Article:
The store originally had six full- and part-time workers, but was down to just two part-time employees, plus the Sullivans, for the last six months. The store, located at 2616 Main St., offered groceries, produce, a deli with lunch meats, subs and sandwiches and fresh doughnuts. Supervisor Bethany Kosmider the store closing is a blow to the community. “It is with sadness that I learned of the closing of Crown Point Discount Grocery,” she said. “The Sullivans came into our commu-nity over eight years ago and opened the discount grocery store. They employed many people and had the best homemade doughnuts around. They adopted Crown Pointers as their family.” The closing leaves the community with two convenience stores, Hap’s Market and Crown Point Mart and Cafe.
Shaw’s donates to local ‘Health and Hospice’ MIDDLEBURY — Addison County Home Health and Hospice recently received a check for $2,000 from Shaw’s Supermarket in Middlebury. Larry Goetschius, executive director for the nonprofit home health care agency, said that the funds would help the organization acquire a portable defibrillator. “Survival of cardiac arrest depends on a series of critical interventions and a defibrillator coupled with CPR will aide in those first critical minutes. With a growing workforce it is important for our agency to have access to technology tools that can enhance outcomes/ survival and we are very grateful to have Shaw’s generous dona-
tion,” said Goetschius. Shaw’s has been in the Middlebury community for 10 years and celebrated its grand re-opening after extensive remodeling including a newly designed produce section. Randy Thompson, store director, said that employees were instrumental in identifying the local recipient for their end of year donation. “I know I speak for all our employees in saying that we are delighted to help this local nonprofit continue their mission and help support the acquisition of important medical equipment,” Thompson said. Addison County Home Health and Hospice has been providing comprehen-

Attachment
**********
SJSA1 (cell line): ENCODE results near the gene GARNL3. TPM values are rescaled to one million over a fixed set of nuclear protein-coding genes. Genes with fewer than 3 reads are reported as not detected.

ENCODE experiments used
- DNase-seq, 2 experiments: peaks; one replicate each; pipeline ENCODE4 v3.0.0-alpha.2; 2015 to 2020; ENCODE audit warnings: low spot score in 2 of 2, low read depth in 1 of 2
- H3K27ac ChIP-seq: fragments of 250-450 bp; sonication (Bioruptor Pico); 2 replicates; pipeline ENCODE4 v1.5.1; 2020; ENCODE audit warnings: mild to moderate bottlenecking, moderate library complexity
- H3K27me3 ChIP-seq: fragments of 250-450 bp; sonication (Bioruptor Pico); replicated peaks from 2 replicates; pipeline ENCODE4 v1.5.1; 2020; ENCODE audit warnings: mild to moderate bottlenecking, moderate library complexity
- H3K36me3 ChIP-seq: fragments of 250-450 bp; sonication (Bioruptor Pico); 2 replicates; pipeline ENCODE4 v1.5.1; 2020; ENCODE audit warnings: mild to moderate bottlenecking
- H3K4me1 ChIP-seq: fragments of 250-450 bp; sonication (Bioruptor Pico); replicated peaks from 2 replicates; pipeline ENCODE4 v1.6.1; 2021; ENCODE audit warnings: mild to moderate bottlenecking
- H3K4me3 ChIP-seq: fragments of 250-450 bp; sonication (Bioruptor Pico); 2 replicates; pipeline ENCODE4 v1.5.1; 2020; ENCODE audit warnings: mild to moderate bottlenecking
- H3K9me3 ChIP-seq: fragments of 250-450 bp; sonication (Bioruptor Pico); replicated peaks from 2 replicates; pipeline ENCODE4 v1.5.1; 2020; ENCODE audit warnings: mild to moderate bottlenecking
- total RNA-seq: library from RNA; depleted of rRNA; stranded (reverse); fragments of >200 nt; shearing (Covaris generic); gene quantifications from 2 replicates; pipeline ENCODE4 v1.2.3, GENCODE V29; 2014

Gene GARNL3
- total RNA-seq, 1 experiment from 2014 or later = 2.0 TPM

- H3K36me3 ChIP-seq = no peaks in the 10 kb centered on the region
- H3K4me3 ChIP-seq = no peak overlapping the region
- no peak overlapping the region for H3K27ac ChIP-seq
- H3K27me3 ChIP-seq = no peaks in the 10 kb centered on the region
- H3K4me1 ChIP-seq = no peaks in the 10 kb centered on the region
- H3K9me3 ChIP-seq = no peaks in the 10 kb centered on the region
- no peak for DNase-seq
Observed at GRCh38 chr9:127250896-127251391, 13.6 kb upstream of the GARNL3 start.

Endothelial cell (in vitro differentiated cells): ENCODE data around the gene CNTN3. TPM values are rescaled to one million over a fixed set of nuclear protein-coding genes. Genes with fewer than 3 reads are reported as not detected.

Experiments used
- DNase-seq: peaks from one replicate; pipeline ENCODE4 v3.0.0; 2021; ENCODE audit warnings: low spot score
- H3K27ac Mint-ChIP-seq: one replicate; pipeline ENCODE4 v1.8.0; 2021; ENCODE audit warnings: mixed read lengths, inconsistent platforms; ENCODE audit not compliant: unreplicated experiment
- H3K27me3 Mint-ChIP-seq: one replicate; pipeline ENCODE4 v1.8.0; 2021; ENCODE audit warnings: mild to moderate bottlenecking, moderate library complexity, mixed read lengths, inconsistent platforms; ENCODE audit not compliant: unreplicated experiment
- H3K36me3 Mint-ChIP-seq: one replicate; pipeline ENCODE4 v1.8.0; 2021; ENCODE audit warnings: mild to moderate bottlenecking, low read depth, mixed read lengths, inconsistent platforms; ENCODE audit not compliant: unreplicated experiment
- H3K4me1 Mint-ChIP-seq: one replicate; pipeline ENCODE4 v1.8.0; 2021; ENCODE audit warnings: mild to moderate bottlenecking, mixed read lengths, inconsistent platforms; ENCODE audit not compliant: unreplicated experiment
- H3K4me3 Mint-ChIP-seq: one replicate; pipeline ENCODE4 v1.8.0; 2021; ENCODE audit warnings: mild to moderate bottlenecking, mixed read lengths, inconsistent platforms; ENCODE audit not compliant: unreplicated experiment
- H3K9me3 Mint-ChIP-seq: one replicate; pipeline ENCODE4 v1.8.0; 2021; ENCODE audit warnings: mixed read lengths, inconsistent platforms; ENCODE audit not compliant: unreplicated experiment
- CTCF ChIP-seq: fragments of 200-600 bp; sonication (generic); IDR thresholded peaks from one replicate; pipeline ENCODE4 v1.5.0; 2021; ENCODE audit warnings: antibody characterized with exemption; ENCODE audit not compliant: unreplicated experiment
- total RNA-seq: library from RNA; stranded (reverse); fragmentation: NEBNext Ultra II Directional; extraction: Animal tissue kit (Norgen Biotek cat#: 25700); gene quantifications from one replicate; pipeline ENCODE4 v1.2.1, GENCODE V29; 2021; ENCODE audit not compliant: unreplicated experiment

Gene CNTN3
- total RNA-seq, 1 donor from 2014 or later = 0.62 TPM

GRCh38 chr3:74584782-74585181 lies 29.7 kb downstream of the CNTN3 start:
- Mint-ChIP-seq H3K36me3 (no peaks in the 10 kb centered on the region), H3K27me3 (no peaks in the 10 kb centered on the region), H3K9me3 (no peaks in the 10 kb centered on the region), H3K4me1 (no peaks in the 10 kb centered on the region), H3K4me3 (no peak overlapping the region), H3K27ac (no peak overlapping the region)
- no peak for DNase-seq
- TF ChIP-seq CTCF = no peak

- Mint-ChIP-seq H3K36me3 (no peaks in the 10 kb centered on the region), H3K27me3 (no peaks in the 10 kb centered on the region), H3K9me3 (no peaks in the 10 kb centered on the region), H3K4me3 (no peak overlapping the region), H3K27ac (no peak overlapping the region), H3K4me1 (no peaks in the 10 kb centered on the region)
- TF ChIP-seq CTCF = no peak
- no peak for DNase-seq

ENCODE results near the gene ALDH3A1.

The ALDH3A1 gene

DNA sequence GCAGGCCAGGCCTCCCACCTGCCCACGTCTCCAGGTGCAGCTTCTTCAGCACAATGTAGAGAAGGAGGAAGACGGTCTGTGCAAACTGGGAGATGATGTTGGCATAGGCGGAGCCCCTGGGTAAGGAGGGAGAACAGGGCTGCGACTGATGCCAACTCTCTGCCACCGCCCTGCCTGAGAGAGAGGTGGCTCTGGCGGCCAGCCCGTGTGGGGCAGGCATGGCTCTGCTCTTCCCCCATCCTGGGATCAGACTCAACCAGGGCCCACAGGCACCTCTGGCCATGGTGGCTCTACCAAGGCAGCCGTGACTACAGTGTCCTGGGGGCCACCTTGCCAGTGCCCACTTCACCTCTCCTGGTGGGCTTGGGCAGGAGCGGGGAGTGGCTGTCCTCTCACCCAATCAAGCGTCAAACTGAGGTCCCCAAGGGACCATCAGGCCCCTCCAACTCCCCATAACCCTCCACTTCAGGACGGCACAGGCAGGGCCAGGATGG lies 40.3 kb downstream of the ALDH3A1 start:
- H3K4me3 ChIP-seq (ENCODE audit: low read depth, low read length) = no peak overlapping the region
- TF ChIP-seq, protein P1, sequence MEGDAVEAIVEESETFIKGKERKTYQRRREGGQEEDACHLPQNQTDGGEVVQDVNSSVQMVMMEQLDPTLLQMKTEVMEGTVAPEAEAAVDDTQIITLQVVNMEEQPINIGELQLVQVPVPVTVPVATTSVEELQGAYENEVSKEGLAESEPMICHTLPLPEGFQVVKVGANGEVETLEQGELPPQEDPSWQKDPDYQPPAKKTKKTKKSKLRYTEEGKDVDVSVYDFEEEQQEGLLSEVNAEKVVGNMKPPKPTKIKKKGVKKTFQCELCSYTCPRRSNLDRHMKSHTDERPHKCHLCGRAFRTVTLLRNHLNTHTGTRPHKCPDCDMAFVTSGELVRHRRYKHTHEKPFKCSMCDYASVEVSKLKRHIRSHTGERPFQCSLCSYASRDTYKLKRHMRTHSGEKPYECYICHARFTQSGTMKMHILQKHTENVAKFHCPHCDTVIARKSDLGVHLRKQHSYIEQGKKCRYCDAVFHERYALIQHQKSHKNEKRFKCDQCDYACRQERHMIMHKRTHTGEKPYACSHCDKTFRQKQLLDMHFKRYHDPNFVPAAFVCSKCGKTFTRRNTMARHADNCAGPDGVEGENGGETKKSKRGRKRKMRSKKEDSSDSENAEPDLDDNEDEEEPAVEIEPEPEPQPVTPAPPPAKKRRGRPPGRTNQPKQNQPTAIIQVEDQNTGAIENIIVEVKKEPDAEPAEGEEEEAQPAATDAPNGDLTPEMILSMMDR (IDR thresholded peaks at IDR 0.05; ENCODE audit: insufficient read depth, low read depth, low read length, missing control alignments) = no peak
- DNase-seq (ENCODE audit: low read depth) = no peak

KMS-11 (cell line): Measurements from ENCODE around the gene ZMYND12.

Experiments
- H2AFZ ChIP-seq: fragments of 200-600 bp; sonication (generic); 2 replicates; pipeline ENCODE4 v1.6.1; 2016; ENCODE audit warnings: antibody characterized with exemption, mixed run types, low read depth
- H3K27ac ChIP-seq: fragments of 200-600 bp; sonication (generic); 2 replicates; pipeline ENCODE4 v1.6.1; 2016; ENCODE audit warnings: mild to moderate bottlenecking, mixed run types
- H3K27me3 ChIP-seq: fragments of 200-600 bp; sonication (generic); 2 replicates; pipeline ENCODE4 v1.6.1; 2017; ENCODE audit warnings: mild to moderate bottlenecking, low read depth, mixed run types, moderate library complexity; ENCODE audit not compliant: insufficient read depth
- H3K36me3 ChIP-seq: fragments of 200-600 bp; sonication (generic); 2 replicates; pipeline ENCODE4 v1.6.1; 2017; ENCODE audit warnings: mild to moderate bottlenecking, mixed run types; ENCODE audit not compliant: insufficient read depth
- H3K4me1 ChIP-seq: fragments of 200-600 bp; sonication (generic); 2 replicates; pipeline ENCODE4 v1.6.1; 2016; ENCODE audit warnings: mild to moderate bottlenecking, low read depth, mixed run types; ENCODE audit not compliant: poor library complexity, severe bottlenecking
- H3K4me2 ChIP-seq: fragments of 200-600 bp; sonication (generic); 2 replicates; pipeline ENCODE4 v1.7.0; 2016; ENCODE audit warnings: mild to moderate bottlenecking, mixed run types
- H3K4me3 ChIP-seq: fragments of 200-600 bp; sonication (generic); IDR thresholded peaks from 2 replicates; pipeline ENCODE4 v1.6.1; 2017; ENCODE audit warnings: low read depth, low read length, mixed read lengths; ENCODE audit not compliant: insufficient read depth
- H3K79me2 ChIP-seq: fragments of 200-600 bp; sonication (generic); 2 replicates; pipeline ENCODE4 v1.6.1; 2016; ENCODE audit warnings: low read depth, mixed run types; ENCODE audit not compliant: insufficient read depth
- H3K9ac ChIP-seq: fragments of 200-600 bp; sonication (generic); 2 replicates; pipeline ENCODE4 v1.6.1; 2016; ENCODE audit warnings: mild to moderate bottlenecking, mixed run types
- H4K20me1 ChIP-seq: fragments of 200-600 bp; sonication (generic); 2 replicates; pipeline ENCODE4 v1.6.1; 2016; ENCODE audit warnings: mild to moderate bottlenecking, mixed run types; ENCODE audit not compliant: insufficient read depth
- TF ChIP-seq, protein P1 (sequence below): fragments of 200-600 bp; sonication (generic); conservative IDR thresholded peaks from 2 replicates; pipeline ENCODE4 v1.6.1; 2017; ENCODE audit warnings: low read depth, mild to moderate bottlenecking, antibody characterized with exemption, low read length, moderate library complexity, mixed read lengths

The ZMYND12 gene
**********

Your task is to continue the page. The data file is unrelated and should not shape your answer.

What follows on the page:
New Chamber in Crown Point By Fred Herbst firstname.lastname@example.org CROWN POINT — Crown Point is forming a chamber of commerce. An organizational meeting was held Tuesday, Feb. 1 at Frenchman’s Restaurant. The meeting will include the the election officers and adoption of by-laws. “The chamber ’s goals will be shared and all are welcome to bring their input and ideas,” said Supervisor Bethany Kosmider, who has worked on the chamber formation along with an exploratory committee. Kosmider said more than a dozen businesses have agreed to join the new chamber. Leaders of the new chamber declined to name charter members until the organizational meeting. “All Crown Point businesses and interested community members not signed up yet are encouraged to do so at Frenchman’s anytime before the event, as well as that night,” Kosmider said. “The opening celebration will begin at 7 p.m. A drawing for two door prizes will be included and members are encouraged to bring their business cards to enter.” Nancy Ockrin of Stoney Lonesome Bed and Breakfast and Joe Bodette of Frenchman’s Restaurant are the acting cochairs until officers are elected. A chamber exploratory committee has been working since last June with Ockrin as its chair. “We feel a chamber can help us with our identity, town pride, call it what you will,” Ockrin said. “There is a lot of enthusiasm in Crown Point and we hope to harness it.” Ockrin said the chamber ’s immediate goals are to increase membership and to develop an internet presence. “We are a separate town,” she said. “Anything we can do to promote ourselves, to identify ourselves, can’t hurt. I think people are excited.” Crown Point businesses are eligible to be members of the Ticonderoga Area Chamber of Commerce. The Ti chamber has 160 members, 15 from Crown Point.